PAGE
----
Basset Hound Breed Summary
Laid-Back, Playful, Noble and Loyal
These guys are a truly loved breed and have found their place in both our hearts and homes! They are a fairly adaptable breed, whether they're chilling out at home or running around after prey!
They are very unique looking and are often described as being large in body, with short, little legs! However, they are very powerful looking, so it's no surprise they have a huge amount of stamina behind them when it comes to working out in the field.
Fun Fact: The shape and size of a Basset Hound’s ears help to bring scents and smells to their noses whilst they are tracking their prey!
|Kennel Club Group||Hound|
|Lifespan||11 - 12 years|
|Height (at the withers)||Males and Females 12 - 15in|
|Weight||Males and Females 40 - 65lb|
|Coat||Short and Smooth with No Feathering At All|
|Color||Lemon & White, Red & White, Tan & White, Tricolor|
|Common health issues||Entropion, Ectropion, Primary glaucoma (Poag), Invertebral disc disease, Elbow Dysplasia, Pachydermatitis, Bloat/gastric torsion|
|Other Names||Basset Hush Puppy, Basset|
In some parts of the country, Basset Hounds are still used for hunting game, but otherwise make great family pets. This is because of their laid-back attitude and the fact they love playing with kids! They are discussed as being ‘noble’ in appearance but are far from it in personality, with their lovable, docile ways. Although not the smallest dogs, these guys still fancy themselves as lap dogs and will try their best to sit on yours! They have an incredible sense of smell and it’s believed the only dogs with better smelling capabilities are the bloodhound. These pooches gain weight very quickly so it’s probably best you hide your food!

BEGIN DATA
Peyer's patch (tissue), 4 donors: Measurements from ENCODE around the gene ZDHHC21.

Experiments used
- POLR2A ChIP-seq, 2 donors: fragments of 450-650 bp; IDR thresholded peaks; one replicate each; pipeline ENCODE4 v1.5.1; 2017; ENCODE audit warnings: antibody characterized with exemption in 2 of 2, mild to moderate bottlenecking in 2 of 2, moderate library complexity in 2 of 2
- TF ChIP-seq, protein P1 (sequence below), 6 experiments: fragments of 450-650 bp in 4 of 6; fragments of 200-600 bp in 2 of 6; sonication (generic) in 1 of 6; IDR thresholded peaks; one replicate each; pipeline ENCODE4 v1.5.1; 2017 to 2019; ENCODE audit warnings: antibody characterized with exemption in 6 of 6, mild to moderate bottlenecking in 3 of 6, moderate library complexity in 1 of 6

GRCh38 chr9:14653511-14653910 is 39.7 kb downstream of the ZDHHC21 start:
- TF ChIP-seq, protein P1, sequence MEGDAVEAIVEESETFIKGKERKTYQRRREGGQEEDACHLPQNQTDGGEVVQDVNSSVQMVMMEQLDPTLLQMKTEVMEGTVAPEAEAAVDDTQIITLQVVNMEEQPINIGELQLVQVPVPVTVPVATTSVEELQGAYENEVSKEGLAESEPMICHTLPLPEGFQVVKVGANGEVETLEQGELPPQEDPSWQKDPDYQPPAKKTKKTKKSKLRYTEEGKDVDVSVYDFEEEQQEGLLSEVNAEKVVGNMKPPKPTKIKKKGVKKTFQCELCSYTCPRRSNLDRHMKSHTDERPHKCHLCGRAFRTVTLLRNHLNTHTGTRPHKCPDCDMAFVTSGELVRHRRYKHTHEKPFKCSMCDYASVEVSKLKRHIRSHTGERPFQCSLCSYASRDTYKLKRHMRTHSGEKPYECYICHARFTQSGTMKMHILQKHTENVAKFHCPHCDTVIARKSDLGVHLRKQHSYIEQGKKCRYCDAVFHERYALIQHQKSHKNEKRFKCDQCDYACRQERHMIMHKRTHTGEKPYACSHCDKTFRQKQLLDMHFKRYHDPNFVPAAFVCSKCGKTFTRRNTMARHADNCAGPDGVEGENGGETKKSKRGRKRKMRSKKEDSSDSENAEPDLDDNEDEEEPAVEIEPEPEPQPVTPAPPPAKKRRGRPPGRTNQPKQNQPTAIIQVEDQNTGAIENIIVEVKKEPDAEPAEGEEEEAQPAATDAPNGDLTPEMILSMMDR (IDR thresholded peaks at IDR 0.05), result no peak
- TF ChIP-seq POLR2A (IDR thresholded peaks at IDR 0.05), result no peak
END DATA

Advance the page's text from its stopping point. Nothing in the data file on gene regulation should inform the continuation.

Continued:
The Basset Hound is most probably descended from the St. Hubert Hound, an elderly ancestor of the Bloodhound that we know today. It’s thought that the St. Hubert suffered a mutation, that produced short-legged dogs. People kept them as items of curiosity until it was discovered that they had an excellent ability to track small mammals in difficult environments. The first illustration and record found of the Basset Hound were in a book about hunting, written in 1585, though these dogs have since changed in appearance. It wasn’t until the 1870s that they truly came into popularity when a British breeding program was created by Sir Everett Millais, who was known as ‘the father of the breed’. But the real turning point for this breed, was in 1928 when one was featured on the front of Time Magazine, they have since grown and grown in popularity and have even featured on advertisements for ‘Hush Puppy Shoes’!